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Every new bcFELLOW arriving at buildingcommunityWORKSHOP receives a small research assignment. It serves partially as an introduction to bcWORKSHOP, and partially as an introduction to the city of Dallas. Most FELLOWs study the development of a single neighborhood, often one with some other link to the work of our office. But instead of studying one neighborhood, my assignment was to study the entire Dallas street grid. Not really a small research assignment. Did I mention I had never even been to Dallas before joining bcWORKSHOP?
Whenever I told anyone I was studying the Dallas street grid I always received the exact same two-word response. “What grid?”, he would reply, half joking, half serious. And it’s true. Dallas does not have the nice clean street layout like Manhattan, or even Washington D.C. (which makes a lot more sense from the air then when you actually have to navigate through it). Heck, even Los Angeles, where I had been living, had nice numbered streets and something resembling order. In Dallas, I have taken the wrong street many times. Or a street has taken a bend and gone a completely different direction than the one I was intending to travel. And I still have not figured out how that Exposition Avenue intersection works, even after this project.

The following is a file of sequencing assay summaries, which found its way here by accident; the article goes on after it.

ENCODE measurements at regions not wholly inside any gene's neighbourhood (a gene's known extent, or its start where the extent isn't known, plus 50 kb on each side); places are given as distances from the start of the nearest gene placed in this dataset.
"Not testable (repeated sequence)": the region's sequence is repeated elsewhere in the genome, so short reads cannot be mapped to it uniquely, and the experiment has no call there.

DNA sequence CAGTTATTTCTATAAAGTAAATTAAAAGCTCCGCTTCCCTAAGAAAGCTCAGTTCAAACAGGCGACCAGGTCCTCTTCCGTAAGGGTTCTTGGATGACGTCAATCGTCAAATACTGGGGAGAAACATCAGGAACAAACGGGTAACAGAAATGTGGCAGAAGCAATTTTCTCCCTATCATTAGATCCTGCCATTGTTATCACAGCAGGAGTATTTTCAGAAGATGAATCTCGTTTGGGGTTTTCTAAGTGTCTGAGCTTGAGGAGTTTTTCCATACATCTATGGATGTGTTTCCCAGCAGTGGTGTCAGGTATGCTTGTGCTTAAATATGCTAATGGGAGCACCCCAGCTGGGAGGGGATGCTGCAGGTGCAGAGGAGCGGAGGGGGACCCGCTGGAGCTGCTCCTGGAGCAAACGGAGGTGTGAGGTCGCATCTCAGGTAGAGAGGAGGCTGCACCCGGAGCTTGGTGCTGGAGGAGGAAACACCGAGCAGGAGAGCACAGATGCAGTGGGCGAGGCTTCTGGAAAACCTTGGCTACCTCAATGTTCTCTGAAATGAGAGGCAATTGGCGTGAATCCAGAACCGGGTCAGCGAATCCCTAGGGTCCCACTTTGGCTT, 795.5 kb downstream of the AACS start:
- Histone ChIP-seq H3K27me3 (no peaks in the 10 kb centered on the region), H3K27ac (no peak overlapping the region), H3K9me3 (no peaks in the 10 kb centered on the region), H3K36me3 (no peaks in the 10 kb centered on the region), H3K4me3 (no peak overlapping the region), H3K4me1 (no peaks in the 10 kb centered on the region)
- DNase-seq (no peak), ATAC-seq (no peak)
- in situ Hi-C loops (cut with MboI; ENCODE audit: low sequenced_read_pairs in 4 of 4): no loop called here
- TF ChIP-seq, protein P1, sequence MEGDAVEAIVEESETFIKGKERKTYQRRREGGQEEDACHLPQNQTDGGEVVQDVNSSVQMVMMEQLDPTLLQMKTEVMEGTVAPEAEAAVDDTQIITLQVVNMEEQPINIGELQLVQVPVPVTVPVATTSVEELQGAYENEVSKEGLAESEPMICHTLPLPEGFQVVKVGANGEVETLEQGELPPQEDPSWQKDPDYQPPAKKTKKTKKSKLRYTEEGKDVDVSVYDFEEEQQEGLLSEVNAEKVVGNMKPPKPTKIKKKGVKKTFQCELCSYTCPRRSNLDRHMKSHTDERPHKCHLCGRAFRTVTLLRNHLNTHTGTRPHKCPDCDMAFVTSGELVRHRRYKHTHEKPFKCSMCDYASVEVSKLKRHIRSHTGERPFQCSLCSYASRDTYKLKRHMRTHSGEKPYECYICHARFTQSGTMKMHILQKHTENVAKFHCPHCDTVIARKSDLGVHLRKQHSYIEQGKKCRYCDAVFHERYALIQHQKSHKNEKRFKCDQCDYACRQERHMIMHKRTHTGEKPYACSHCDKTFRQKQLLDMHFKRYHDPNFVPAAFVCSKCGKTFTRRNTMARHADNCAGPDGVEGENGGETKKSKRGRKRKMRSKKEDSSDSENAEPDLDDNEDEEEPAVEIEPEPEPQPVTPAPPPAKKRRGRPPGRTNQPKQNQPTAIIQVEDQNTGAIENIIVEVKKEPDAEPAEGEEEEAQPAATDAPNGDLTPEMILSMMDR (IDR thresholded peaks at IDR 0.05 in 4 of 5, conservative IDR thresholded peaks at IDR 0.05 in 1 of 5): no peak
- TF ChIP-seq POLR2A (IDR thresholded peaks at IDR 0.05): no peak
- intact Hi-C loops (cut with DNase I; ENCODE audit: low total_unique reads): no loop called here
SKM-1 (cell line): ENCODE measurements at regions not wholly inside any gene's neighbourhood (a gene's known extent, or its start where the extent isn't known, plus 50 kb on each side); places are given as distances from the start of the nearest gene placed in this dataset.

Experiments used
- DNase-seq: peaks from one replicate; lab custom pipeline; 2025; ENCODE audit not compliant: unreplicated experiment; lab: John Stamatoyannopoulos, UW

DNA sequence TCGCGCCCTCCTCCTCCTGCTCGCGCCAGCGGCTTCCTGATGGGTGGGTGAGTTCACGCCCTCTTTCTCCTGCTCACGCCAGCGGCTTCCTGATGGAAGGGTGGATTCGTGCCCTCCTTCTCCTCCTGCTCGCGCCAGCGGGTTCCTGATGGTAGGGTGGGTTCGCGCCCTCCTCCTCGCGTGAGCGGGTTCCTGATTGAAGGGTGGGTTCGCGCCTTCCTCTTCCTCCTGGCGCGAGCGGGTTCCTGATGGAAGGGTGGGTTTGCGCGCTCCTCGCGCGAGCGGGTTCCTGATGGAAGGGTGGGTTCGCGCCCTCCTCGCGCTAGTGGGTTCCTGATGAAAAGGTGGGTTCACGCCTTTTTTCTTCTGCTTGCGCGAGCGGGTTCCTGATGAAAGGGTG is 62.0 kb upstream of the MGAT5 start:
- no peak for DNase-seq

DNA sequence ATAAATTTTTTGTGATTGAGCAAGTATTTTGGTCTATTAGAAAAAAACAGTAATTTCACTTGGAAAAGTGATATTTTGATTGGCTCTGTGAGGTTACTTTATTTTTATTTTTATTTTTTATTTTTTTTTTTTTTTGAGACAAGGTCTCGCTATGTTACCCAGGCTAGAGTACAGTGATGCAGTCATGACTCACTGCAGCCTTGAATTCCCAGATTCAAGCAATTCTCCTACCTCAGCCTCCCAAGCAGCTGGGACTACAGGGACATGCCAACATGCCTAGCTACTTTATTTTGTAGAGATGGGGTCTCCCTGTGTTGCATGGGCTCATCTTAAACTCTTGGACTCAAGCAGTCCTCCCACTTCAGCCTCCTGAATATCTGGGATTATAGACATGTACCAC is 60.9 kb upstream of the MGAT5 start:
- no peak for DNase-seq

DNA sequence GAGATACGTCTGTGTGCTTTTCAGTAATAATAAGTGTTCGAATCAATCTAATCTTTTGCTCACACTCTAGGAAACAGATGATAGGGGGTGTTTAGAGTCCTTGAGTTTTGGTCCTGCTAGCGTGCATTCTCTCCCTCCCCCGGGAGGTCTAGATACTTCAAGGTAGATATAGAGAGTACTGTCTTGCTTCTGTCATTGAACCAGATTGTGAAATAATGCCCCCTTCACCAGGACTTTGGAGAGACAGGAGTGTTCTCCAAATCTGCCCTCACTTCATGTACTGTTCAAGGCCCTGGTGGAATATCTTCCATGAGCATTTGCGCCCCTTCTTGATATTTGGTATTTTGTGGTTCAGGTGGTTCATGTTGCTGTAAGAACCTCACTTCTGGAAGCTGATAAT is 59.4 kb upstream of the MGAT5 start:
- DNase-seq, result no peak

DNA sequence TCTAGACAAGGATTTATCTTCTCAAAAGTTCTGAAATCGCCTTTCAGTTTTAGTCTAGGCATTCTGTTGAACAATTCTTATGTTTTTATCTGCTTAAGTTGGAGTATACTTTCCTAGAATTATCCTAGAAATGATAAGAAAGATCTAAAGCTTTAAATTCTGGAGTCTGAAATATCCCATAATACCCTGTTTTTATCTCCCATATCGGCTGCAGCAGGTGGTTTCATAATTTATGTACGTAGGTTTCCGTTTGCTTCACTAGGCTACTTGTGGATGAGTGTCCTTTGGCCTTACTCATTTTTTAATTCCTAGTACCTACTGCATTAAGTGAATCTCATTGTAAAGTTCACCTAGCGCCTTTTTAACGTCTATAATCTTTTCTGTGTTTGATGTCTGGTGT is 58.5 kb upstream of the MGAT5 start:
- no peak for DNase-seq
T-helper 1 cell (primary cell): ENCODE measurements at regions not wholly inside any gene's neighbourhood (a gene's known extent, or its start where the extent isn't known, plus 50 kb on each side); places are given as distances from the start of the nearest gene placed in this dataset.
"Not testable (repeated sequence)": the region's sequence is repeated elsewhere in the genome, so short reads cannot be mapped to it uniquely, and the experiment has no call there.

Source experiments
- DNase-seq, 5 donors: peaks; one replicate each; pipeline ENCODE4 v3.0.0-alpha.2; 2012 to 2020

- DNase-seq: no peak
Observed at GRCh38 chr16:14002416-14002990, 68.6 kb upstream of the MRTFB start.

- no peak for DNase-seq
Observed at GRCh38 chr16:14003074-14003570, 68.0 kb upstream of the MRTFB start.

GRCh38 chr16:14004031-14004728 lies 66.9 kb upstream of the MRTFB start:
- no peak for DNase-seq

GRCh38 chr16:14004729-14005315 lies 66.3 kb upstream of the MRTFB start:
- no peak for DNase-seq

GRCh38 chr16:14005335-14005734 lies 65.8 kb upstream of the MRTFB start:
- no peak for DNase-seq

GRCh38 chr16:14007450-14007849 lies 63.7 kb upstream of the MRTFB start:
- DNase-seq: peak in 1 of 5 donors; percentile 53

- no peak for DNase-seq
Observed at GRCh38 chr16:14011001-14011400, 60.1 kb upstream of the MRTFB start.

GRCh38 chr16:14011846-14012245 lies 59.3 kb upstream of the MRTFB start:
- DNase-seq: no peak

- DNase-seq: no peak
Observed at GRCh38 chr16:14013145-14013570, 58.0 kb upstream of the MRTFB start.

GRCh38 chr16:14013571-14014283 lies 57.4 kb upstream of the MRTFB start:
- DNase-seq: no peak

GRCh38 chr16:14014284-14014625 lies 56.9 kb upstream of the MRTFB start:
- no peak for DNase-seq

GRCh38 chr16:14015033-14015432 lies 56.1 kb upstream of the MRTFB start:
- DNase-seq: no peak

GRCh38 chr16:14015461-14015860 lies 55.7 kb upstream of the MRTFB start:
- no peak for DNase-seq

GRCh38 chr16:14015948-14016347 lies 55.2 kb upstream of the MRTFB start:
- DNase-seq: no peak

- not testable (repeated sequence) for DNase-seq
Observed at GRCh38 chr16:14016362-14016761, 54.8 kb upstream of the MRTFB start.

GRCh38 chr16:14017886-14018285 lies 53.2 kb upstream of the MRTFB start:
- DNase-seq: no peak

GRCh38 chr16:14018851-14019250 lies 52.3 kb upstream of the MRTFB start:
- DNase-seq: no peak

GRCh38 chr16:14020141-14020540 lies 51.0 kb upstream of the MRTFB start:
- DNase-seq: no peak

However, it was my job to make sense of this mess. And the truth is, if you break it down and look at the individual pieces, it is really not all that complicated. Every street was laid out by some (reasonably) rational individual, even if that reason is no longer obvious. With a few exceptions, most streets follow one of three grids, each older than the city itself:
- A grid at 45 degrees to the cardinal directions, laid out by a man named Warren Ferris for settler John Grigsby. This covers areas like Old East Dallas, Oak Lawn and South Dallas.
- A grid aligned to the cardinal directions laid out under businessman W.J. Peters for the Peter’s Colony venture, which covers a portion of North Texas about the size of the state of Maryland. This is all the large square sections as you move away from the center of Dallas to the north and into Oak Cliff.
- The grid laid out by John Neely Bryan aligned with the Trinity River. That is the streets like Commerce, Main and Elm, that spread northeast through downtown into Deep Ellum.
Throw in about a dozen railroads, competing real estate interests (a surprising number of which were settled in the Supreme Court of Texas), the Trinity River, and a gaggle of freeways, you end up with the street layout Dallas has today.
The streets of Dallas account for a huge portion of our city, both in terms of the physical land and the way we experience our city. So instead of resigning ourselves to jokingly asking “What grid?”, let’s see if we can gain something by actually discovering what is going on.